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Working Capital Loans

Working capital loans are general loans to organizations to fulfill the daily needs from operation of the business.  As such, the use of these funds is usually not restricted to a specific purpose but used to fund the normal operation of the business. They can serve a variety of needs.  Whether to purchase inventory, increase cash flow, support expansion, or bridge seasonality, working capital programs can help sustain and grow a business. 


Working capital loans are available through traditional banks, SBA lenders, as well as alternative and “Fintech” lenders.  These loans may take the form of a line of credit or a fixed term repayment.  A line of credit allows the borrower to borrow more money when needed or reduce the debt when it is not required.  Lending institutions usually will commit to a maximum amount of debt over a specified period of time.  Fixed term loans reflect a specific amount extended to a borrower which is repaid with interest over a specific period of time.


The amount of the loan may dictate whether it may be considered a microloan which is usually under $50,000.  Within the traditional banking model, repayment is often made monthly but in today’s alternative lending environment, repayment may be more frequent - weekly or even daily.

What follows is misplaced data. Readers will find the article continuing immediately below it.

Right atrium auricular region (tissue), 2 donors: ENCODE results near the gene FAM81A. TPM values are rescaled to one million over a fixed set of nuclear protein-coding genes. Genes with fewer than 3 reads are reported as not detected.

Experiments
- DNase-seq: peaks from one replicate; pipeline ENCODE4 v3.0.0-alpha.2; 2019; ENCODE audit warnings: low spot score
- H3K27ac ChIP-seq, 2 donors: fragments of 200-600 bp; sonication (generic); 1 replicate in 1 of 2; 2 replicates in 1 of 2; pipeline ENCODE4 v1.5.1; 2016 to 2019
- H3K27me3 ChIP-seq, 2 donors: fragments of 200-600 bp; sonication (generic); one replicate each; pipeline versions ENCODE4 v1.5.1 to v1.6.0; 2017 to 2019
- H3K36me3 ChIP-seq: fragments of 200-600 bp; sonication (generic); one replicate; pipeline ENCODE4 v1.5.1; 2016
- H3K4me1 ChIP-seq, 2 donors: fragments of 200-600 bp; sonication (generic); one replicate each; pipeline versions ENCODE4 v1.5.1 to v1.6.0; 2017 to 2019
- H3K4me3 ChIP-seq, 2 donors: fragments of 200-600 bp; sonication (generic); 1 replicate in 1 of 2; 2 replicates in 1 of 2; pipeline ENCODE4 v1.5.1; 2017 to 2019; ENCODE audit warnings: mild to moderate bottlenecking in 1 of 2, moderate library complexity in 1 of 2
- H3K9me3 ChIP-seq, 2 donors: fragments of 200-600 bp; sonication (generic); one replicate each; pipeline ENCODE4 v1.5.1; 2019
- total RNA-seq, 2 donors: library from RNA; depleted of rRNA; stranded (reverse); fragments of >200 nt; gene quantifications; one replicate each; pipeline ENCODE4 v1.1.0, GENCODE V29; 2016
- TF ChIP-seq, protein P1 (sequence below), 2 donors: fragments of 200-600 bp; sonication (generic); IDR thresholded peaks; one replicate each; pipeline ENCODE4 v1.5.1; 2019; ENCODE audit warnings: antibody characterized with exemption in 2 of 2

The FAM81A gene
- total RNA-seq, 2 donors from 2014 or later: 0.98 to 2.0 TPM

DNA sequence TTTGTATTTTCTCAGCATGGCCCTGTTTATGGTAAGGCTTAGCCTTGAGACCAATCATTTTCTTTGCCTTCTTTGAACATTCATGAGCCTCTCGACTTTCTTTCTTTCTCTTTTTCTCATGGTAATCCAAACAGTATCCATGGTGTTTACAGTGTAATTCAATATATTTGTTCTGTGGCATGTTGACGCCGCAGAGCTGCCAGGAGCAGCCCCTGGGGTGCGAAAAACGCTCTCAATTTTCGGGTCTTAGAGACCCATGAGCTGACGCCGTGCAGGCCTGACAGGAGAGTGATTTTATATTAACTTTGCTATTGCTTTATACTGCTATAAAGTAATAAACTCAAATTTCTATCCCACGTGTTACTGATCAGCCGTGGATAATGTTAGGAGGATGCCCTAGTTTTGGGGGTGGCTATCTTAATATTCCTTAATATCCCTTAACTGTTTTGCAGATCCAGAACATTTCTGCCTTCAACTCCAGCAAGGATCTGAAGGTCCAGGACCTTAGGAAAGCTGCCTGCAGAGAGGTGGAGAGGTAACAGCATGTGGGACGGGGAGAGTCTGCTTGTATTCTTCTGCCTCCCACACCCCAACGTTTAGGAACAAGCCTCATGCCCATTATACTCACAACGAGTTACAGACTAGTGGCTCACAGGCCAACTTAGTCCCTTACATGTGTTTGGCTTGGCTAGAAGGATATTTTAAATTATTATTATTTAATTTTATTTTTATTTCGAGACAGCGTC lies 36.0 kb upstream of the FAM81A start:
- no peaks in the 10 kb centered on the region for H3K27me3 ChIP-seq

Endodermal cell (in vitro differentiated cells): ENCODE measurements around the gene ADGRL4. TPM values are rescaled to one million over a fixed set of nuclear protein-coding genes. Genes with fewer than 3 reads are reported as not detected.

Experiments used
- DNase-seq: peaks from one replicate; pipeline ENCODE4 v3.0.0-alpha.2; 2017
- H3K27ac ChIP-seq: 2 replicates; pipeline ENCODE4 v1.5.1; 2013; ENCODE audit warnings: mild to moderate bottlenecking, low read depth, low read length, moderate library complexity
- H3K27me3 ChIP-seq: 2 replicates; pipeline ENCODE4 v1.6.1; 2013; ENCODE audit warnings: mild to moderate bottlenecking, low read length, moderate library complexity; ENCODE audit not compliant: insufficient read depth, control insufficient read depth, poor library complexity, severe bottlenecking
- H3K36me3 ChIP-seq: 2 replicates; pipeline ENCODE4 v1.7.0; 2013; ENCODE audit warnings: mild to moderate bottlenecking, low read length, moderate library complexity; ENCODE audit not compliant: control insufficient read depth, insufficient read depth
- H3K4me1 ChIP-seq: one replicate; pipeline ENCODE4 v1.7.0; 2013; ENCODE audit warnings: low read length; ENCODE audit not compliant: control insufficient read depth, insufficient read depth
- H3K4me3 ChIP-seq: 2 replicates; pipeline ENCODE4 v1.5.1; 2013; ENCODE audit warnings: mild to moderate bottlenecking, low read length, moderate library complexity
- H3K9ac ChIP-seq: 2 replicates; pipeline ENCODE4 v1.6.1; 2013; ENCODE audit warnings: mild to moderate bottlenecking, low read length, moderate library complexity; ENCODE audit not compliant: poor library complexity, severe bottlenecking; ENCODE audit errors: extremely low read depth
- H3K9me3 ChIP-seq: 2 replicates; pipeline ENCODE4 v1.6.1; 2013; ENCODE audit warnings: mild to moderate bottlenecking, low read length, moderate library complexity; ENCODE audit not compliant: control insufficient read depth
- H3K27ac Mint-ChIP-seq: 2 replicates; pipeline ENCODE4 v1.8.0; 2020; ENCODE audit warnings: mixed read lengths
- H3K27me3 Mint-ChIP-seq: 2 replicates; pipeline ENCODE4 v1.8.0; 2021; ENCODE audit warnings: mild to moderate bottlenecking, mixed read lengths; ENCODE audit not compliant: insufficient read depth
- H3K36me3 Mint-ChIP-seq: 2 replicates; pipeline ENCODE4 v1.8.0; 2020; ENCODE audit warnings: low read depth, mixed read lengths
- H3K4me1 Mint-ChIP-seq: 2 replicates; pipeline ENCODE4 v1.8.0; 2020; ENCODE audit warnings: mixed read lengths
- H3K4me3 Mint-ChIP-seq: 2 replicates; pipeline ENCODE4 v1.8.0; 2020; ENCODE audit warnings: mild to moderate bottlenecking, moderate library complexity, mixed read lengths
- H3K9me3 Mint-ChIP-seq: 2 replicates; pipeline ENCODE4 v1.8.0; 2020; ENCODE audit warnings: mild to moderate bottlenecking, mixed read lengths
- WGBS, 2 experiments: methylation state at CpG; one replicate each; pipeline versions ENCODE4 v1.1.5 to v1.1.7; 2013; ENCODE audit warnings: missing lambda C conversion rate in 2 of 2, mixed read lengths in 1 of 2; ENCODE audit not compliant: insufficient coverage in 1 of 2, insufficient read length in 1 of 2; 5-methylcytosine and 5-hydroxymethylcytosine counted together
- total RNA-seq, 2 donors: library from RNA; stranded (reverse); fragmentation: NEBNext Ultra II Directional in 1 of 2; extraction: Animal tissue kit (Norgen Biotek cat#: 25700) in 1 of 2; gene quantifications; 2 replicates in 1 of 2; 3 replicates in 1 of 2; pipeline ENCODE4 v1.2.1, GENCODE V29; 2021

Key Underwriting Issues -

  • Terms and collateralization can vary significantly based on many factors.  Some smaller loans may focus on the net cash flow of the business.

  • While repayment may require a personal guarantee of the owner, it may not be secured by a specific asset.

  • Some lenders may require a UCC filing while others will make their lien claim second in line to a bank or first position loan.  Those lenders that subordinate their lien are often more expensive in their loan terms to reflect the increased risk.

  • Specific lenders may either allow or prohibit the “stacking” of multiple short term working capital loans.  Stacking refers to the situation in which there may be multiple loans in a position that pull a daily amount from a borrower’s bank account.

  • There is a need to display the capacity to repay the loan over the repayment period.  Therefore, profitability and payment history are important.

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